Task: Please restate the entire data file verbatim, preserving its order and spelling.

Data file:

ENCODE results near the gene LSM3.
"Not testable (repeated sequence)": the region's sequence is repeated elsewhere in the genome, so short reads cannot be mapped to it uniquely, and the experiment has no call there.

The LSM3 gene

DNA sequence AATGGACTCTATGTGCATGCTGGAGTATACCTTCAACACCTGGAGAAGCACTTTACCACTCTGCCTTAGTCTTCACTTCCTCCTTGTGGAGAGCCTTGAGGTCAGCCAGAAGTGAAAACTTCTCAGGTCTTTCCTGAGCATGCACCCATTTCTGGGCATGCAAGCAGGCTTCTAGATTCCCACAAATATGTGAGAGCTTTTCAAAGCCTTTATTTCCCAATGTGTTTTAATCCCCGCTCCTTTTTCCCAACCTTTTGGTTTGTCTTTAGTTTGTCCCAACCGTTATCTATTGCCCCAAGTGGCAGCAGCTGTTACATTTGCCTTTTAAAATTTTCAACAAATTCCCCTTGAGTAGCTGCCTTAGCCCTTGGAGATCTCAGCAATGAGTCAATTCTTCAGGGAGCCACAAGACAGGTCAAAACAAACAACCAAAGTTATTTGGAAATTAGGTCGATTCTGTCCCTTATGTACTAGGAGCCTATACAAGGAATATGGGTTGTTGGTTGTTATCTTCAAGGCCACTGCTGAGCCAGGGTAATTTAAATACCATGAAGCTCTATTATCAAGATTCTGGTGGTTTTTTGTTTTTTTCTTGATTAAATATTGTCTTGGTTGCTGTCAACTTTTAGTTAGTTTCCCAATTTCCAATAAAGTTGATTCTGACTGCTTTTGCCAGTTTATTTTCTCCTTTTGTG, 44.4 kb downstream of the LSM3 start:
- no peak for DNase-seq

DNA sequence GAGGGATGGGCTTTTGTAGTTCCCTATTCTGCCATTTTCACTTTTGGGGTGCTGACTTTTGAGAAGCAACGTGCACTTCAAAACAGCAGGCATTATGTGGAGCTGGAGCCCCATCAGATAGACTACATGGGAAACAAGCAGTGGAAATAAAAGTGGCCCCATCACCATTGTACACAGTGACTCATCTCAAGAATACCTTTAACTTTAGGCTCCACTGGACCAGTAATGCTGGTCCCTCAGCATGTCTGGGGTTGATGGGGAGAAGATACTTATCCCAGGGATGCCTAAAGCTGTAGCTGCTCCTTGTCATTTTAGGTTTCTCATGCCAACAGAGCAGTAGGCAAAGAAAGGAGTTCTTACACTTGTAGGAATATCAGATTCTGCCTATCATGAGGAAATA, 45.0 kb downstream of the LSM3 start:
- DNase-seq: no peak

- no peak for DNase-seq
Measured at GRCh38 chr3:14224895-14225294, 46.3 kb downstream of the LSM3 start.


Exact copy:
ENCODE results near the gene LSM3.
"Not testable (repeated sequence)": the region's sequence is repeated elsewhere in the genome, so short reads cannot be mapped to it uniquely, and the experiment has no call there.

The LSM3 gene

DNA sequence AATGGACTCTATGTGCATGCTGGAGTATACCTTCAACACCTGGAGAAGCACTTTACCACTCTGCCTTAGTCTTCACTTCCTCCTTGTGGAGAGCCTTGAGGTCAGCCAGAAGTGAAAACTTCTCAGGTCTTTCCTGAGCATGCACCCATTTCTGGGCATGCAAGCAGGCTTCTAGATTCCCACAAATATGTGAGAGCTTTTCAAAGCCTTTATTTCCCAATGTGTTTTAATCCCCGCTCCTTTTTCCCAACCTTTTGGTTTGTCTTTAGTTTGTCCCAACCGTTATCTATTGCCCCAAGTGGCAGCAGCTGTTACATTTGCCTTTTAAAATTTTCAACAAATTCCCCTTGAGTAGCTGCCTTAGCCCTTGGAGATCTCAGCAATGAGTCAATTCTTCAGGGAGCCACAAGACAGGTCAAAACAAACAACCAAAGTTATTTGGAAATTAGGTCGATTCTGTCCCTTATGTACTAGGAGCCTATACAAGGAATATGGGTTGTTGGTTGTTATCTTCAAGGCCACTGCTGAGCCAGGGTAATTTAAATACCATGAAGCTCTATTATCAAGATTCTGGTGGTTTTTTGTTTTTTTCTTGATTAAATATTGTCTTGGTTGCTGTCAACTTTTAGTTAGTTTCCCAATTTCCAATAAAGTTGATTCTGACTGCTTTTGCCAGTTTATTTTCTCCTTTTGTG, 44.4 kb downstream of the LSM3 start:
- no peak for DNase-seq

DNA sequence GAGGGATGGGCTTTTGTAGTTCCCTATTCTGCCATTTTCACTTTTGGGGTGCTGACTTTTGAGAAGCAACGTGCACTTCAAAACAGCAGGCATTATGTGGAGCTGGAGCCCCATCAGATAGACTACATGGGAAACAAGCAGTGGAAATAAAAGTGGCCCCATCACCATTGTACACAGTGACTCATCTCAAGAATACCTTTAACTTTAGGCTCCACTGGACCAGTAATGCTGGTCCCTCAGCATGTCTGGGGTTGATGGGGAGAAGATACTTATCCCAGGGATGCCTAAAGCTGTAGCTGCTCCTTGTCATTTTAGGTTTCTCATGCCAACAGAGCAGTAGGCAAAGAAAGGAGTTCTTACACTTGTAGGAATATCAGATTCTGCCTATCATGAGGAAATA, 45.0 kb downstream of the LSM3 start:
- DNase-seq: no peak

- no peak for DNase-seq
Measured at GRCh38 chr3:14224895-14225294, 46.3 kb downstream of the LSM3 start.